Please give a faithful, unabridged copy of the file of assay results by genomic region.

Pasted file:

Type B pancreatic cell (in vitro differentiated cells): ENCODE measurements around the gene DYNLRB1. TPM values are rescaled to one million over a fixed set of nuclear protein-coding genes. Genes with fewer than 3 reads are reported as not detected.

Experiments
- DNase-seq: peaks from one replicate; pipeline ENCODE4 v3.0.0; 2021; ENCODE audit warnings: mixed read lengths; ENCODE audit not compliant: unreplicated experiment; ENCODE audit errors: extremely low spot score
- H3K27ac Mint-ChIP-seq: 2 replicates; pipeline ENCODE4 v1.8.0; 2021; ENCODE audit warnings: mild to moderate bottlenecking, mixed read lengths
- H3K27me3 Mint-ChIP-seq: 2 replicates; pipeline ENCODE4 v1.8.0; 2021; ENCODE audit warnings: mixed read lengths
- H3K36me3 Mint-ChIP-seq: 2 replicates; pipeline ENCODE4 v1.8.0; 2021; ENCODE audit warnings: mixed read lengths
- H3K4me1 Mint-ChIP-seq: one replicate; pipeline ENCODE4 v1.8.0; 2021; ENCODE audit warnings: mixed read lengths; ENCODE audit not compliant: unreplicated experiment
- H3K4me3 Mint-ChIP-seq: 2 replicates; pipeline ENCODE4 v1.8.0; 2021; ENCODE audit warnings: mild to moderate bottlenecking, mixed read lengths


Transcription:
Type B pancreatic cell (in vitro differentiated cells): ENCODE measurements around the gene DYNLRB1. TPM values are rescaled to one million over a fixed set of nuclear protein-coding genes. Genes with fewer than 3 reads are reported as not detected.

Experiments
- DNase-seq: peaks from one replicate; pipeline ENCODE4 v3.0.0; 2021; ENCODE audit warnings: mixed read lengths; ENCODE audit not compliant: unreplicated experiment; ENCODE audit errors: extremely low spot score
- H3K27ac Mint-ChIP-seq: 2 replicates; pipeline ENCODE4 v1.8.0; 2021; ENCODE audit warnings: mild to moderate bottlenecking, mixed read lengths
- H3K27me3 Mint-ChIP-seq: 2 replicates; pipeline ENCODE4 v1.8.0; 2021; ENCODE audit warnings: mixed read lengths
- H3K36me3 Mint-ChIP-seq: 2 replicates; pipeline ENCODE4 v1.8.0; 2021; ENCODE audit warnings: mixed read lengths
- H3K4me1 Mint-ChIP-seq: one replicate; pipeline ENCODE4 v1.8.0; 2021; ENCODE audit warnings: mixed read lengths; ENCODE audit not compliant: unreplicated experiment
- H3K4me3 Mint-ChIP-seq: 2 replicates; pipeline ENCODE4 v1.8.0; 2021; ENCODE audit warnings: mild to moderate bottlenecking, mixed read lengths